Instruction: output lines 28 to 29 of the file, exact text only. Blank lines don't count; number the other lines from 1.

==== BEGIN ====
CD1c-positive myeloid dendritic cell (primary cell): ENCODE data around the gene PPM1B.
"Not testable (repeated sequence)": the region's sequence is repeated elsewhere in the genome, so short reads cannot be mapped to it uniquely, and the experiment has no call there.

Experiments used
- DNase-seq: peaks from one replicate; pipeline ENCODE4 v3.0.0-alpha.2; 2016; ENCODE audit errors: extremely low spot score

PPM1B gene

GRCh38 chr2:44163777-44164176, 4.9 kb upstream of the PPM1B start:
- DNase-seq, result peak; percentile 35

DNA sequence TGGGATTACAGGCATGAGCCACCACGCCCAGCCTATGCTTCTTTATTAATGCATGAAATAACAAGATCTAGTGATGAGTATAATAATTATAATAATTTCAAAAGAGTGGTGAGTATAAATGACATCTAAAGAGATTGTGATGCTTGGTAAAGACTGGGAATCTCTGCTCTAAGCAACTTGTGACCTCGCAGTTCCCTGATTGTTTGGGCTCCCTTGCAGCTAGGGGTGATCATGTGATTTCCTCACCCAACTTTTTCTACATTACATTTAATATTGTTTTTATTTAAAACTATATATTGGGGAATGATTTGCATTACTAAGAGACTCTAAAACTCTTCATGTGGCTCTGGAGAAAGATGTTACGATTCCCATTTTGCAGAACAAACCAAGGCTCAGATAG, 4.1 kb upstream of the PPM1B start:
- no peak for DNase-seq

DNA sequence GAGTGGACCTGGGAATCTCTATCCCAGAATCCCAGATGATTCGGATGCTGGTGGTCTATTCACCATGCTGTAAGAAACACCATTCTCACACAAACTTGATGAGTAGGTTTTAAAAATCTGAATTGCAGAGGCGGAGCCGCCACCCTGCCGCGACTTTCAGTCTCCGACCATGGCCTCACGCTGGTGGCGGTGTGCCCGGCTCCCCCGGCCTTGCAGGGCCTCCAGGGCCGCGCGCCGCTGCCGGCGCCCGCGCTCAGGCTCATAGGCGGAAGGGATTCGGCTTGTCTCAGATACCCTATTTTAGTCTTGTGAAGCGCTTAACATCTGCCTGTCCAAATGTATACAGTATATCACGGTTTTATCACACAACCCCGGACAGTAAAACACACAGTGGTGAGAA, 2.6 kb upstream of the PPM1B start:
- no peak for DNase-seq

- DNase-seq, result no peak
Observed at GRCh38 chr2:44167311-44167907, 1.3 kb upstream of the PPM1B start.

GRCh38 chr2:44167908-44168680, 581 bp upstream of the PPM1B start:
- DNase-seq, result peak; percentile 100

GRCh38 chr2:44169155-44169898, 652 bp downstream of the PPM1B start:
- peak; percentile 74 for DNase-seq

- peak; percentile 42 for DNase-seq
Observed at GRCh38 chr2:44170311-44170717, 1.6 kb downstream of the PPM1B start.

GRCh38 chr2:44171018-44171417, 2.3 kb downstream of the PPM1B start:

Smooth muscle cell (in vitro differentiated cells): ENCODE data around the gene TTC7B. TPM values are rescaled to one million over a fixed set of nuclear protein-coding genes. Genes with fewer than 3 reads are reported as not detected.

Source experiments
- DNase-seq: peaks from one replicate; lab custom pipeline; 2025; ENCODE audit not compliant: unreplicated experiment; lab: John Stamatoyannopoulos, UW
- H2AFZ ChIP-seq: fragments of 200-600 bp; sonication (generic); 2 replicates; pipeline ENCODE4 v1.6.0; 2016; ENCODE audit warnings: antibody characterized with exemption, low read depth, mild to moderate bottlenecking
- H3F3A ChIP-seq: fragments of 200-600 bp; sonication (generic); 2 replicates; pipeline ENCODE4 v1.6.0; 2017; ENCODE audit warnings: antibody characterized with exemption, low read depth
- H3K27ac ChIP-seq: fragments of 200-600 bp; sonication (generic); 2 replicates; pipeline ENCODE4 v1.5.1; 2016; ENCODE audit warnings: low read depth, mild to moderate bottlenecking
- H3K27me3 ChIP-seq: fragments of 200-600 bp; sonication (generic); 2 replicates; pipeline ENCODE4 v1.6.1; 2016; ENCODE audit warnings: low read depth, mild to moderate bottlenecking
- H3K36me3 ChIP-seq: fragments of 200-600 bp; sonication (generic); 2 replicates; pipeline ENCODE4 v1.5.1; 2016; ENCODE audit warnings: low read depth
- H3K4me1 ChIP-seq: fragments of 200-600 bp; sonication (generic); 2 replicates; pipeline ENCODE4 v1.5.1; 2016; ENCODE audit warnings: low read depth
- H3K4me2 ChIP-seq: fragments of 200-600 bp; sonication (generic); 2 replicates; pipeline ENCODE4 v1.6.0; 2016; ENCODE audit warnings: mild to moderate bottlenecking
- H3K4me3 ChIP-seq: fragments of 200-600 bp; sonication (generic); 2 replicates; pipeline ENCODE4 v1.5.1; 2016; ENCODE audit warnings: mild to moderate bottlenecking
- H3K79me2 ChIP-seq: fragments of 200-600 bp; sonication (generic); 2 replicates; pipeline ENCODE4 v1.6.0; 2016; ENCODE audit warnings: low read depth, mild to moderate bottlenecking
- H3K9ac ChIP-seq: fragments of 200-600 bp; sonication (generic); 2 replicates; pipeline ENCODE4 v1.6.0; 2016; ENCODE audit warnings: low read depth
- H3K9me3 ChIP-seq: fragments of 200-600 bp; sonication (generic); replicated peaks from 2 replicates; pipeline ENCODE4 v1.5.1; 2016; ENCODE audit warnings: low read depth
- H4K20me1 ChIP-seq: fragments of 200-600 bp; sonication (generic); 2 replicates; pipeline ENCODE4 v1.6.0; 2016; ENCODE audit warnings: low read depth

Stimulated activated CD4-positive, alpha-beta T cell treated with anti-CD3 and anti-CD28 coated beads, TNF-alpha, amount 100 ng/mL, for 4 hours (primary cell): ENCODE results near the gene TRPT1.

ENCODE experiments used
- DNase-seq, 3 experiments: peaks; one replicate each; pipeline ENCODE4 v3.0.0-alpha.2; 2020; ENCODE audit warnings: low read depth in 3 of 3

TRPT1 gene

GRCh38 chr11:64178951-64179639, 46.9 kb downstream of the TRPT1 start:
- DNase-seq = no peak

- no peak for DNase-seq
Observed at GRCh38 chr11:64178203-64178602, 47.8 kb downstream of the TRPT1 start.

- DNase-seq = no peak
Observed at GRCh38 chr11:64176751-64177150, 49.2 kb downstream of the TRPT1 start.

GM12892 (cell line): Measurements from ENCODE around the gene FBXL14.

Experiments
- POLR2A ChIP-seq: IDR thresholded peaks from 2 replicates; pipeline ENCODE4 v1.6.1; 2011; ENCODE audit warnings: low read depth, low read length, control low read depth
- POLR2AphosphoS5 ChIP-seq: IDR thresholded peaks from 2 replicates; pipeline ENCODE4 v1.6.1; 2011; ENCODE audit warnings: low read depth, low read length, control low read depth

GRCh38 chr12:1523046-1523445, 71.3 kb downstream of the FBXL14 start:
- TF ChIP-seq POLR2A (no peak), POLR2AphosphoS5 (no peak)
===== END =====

- H3K36me3 ChIP-seq: fragments of 200-600 bp; sonication (generic); 2 replicates; pipeline ENCODE4 v1.5.1; 2016; ENCODE audit warnings: low read depth
- H3K4me1 ChIP-seq: fragments of 200-600 bp; sonication (generic); 2 replicates; pipeline ENCODE4 v1.5.1; 2016; ENCODE audit warnings: low read depth